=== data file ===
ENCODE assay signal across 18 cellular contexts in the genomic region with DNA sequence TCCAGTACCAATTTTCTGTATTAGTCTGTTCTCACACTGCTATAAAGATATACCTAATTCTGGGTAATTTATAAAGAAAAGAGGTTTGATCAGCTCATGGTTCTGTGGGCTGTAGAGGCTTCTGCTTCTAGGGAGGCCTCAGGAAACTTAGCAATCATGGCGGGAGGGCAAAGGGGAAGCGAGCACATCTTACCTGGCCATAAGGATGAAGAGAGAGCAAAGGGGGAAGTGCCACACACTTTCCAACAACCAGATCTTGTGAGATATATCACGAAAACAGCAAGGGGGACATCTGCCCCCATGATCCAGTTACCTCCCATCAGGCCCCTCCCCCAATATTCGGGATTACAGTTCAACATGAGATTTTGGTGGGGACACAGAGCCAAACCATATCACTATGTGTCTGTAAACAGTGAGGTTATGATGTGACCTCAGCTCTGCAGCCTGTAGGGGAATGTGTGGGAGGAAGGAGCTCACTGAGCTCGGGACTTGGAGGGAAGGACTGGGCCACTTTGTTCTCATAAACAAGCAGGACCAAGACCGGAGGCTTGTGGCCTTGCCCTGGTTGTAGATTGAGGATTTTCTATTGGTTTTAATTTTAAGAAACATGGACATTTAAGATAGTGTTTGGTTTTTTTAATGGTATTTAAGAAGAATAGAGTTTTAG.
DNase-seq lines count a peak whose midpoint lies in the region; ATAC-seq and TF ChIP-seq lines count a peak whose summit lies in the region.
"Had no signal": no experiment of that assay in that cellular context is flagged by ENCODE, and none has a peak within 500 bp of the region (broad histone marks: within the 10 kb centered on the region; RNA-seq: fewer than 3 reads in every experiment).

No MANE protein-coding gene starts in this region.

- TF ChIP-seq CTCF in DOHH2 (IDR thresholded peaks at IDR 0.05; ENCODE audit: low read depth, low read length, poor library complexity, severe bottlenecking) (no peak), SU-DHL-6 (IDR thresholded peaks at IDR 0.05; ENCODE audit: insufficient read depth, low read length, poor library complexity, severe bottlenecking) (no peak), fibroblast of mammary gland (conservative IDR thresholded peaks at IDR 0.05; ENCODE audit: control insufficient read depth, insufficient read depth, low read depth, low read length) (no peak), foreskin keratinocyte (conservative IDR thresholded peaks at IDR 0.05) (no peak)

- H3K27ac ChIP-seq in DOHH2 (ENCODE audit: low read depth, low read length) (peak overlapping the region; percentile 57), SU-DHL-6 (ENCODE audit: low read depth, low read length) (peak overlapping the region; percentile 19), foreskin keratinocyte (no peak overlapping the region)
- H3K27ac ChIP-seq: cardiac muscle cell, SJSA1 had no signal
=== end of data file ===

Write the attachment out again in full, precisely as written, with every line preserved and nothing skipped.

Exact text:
ENCODE assay signal across 18 cellular contexts in the genomic region with DNA sequence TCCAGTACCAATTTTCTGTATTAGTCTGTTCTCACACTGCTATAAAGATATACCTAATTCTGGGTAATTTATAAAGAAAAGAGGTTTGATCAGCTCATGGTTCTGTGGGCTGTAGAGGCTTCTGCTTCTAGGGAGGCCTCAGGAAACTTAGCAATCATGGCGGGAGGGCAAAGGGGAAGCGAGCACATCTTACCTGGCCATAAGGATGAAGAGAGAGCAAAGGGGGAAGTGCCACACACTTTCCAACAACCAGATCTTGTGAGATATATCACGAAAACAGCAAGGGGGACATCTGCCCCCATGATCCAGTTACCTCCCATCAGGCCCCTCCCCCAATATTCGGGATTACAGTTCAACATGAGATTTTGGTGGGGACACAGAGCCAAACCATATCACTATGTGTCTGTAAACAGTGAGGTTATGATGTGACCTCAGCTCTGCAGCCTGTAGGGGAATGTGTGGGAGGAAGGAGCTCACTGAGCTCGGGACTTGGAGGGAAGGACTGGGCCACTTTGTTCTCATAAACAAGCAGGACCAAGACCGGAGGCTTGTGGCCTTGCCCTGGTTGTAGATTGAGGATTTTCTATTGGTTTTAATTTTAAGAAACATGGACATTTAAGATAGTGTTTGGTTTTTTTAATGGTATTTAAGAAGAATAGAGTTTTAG.
DNase-seq lines count a peak whose midpoint lies in the region; ATAC-seq and TF ChIP-seq lines count a peak whose summit lies in the region.
"Had no signal": no experiment of that assay in that cellular context is flagged by ENCODE, and none has a peak within 500 bp of the region (broad histone marks: within the 10 kb centered on the region; RNA-seq: fewer than 3 reads in every experiment).

No MANE protein-coding gene starts in this region.

- TF ChIP-seq CTCF in DOHH2 (IDR thresholded peaks at IDR 0.05; ENCODE audit: low read depth, low read length, poor library complexity, severe bottlenecking) (no peak), SU-DHL-6 (IDR thresholded peaks at IDR 0.05; ENCODE audit: insufficient read depth, low read length, poor library complexity, severe bottlenecking) (no peak), fibroblast of mammary gland (conservative IDR thresholded peaks at IDR 0.05; ENCODE audit: control insufficient read depth, insufficient read depth, low read depth, low read length) (no peak), foreskin keratinocyte (conservative IDR thresholded peaks at IDR 0.05) (no peak)

- H3K27ac ChIP-seq in DOHH2 (ENCODE audit: low read depth, low read length) (peak overlapping the region; percentile 57), SU-DHL-6 (ENCODE audit: low read depth, low read length) (peak overlapping the region; percentile 19), foreskin keratinocyte (no peak overlapping the region)
- H3K27ac ChIP-seq: cardiac muscle cell, SJSA1 had no signal